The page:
NYC — From Delta Airlines to Best Buy, a number of big-name companies were involved this year in data breaches – but even though their names made headlines, the actual security incidents occurred due to flaws in third-party partners.
Across the board, companies are scratching their heads trying to determine the best methods to manage their supply chain – including hardware, software and beyond – in order to maintain end-to-end security. But it’s not an easy task.
Ultimately, “There needs to be a shift in conversation,” Emily Heath, chief information security officer at United Airlines, said at the WSJ Cyber Executive Forum on Tuesday. “We’re responsible for patching our own computers but we also work with hardware and software suppliers… and we’re the ones in the headlines even when the vulnerabilities come from the third parties. I spend a ton of time worrying about their products.”
Supply chain attacks are particularly insidious for several reasons. First, they provide a lucrative opportunity for hackers to exploit a vulnerability and hit several companies at once – and rack up more customers’ data. Second, with the widening net of the tech ecosystem and more partnerships being formed, it’s difficult to pinpoint and prevent them.
In fact, a recent survey by CrowdStrike found that two-thirds of firms surveyed experienced a software supply-chain attack in the past 12 months.
Even if companies have strategies in place for securing the supply chain, they might not work.
CrowdStrike’s survey revealed that 87 percent of those that suffered a software supply-chain attack had either a full strategy in place, or some level of response pre-planned at the time of their attack — which proved ineffective.
Worse, on average, respondents from nearly all of the countries surveyed took close to 63 hours to detect and remediate an attack.
How can companies start to secure their supply chain and coordinate with their third-party parents? The first step, said Heath, is understanding those parties – who they are and what they bring to the partnership. “Step one is understanding…what they do for you, who goes to accounts payable, and so on,” she said.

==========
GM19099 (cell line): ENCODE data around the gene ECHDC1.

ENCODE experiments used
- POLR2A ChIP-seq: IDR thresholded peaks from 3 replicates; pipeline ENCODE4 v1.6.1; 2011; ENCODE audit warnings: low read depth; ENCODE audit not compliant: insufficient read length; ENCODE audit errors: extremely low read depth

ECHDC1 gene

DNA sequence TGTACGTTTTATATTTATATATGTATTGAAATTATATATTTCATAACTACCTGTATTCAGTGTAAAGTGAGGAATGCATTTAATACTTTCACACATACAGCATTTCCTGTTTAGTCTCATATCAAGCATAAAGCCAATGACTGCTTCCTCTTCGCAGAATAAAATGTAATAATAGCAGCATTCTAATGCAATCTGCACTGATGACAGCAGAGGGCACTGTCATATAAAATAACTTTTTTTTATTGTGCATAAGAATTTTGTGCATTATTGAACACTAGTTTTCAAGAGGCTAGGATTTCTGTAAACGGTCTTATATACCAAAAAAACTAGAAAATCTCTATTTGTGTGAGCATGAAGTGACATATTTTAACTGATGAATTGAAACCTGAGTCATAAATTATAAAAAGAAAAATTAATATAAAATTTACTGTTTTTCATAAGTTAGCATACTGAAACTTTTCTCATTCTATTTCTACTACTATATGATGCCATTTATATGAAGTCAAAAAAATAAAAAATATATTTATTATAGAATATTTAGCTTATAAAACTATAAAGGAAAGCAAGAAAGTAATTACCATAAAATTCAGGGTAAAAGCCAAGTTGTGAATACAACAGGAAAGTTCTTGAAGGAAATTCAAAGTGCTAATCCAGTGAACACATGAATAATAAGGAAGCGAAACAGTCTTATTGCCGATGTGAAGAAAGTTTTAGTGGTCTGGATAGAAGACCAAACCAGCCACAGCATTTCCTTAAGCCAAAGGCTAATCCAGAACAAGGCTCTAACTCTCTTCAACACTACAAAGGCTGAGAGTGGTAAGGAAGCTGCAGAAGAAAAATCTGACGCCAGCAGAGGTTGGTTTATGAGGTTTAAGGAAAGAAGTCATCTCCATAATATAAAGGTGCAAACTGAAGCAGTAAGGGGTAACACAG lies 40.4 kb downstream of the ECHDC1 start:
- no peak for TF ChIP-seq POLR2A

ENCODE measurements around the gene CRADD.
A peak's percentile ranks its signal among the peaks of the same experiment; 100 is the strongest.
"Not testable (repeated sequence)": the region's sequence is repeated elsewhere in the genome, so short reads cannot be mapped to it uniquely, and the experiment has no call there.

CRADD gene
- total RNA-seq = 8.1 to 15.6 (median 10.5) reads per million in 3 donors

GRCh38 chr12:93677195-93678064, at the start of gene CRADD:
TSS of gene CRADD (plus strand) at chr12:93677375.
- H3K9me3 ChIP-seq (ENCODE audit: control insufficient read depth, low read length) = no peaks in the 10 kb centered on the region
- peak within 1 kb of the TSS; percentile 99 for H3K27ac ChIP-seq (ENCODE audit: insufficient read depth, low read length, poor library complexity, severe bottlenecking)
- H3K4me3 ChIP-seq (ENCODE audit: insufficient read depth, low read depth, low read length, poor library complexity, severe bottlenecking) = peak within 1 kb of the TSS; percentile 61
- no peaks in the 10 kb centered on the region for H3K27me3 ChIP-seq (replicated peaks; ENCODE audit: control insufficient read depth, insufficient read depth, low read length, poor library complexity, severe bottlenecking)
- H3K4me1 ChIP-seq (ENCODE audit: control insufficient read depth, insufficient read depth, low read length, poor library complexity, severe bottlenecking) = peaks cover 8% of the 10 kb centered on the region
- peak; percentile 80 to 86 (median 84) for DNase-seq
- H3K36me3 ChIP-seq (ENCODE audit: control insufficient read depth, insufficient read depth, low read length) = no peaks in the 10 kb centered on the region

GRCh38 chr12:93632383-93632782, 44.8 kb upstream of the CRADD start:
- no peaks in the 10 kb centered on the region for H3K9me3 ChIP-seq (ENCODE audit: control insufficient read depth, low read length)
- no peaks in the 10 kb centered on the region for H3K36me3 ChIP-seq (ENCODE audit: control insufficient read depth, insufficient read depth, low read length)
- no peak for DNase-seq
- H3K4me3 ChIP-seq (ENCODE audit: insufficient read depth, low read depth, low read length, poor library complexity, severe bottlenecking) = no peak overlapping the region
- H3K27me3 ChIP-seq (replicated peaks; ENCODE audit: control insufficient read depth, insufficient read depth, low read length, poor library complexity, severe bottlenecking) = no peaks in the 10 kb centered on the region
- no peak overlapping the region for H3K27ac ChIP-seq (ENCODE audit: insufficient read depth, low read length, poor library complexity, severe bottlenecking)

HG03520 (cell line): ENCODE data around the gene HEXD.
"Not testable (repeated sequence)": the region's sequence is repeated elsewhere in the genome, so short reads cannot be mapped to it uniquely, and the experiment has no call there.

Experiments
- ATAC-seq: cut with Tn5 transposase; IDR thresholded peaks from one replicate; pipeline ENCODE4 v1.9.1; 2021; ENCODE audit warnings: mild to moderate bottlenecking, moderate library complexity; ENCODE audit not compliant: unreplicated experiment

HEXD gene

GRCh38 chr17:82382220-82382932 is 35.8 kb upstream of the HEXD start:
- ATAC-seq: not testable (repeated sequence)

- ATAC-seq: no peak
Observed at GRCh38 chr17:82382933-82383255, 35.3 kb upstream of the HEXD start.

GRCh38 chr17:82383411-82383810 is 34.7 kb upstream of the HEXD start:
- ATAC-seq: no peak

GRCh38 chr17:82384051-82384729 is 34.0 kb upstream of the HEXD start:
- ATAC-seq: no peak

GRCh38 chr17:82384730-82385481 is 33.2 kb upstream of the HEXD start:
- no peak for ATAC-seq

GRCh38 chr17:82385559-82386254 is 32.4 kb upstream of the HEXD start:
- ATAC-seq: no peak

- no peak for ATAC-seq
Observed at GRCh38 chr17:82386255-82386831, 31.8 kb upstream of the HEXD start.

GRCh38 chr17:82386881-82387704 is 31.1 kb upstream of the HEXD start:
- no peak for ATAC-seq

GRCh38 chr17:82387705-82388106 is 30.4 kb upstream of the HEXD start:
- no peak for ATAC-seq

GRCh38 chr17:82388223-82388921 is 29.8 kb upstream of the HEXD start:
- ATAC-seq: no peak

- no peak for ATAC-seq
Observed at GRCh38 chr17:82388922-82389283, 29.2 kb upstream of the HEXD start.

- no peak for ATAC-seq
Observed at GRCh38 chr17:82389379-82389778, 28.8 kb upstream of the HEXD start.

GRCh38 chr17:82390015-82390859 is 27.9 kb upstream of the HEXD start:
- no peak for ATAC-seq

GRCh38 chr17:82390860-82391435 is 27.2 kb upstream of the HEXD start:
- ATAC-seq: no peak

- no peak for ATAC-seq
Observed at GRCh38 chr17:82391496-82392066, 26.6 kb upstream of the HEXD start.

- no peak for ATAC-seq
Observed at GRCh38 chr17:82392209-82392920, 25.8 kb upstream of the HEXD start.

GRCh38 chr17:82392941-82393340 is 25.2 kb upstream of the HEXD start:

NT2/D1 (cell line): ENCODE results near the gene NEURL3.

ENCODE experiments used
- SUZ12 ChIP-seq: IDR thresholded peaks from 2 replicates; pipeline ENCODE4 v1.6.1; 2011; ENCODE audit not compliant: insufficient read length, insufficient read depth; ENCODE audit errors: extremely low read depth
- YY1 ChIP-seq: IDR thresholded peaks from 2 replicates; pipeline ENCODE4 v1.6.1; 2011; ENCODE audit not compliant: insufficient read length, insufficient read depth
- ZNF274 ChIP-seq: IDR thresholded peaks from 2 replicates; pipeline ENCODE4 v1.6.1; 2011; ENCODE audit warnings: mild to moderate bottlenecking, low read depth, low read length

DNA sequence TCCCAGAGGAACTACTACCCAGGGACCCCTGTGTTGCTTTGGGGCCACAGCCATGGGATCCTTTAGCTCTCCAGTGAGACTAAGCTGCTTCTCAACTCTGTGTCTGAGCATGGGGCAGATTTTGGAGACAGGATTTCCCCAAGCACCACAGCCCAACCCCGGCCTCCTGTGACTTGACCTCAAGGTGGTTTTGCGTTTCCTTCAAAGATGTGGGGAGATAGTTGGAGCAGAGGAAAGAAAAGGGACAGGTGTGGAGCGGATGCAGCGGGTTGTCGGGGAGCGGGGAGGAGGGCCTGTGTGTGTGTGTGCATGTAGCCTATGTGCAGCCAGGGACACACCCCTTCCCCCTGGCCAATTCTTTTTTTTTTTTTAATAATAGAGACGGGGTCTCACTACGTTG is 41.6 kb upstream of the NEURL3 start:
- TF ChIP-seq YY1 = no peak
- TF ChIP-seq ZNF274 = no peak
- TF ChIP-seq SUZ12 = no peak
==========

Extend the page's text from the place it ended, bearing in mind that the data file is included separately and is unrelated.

Securing the Supply Chain
Edna Conway, chief security officer of Global Value Chain at Cisco, has found success in taking a “layered approach” to securing the supply chain.
Conway has built an architecture incubated inside the supply chain and manufacturing that she says covers 11 domains – including identity management, access control and behavioral security.
“We need to take a comprehensive view of who is providing what. We need to understand and map that, and write requirements for third parties that aren’t prescriptive but goal-based,” she said. “What processes and tools are a shared concern? We need to understand the businesses of our third parties so we can blend that.”
Another aspect of securing supply chains is dealing with the scale, as some companies might have thousands of technology partners.
For Rob Joyce, senior advisor of cybersecurity strategy for the National Security Agency (NSA), supply chain is hierarchical.
“When you think of securing the supply chain, you need to work down the pyramid for who you choose to secure your business,” he said. “People need to think about supply-chain partners with a high threat model.”
Heath agreed. United Airlines – and others – are facing an increasingly complex ecosystem. United needs to juggle tens of thousands of partners and suppliers that the airline does business with – third parties who might be connected to their network, have access to the network, or does some sort of business with them.
“You need tiering – you need levels, because you can’t secure them all,” she said.
The good news, said Conway, is that high-profile breaches like Ticketmaster and Kmart have “woken up” the world.
“We’re seeing more architectures being developed that allow us to act on threats that can cause manipulation or disruption,” said Conway.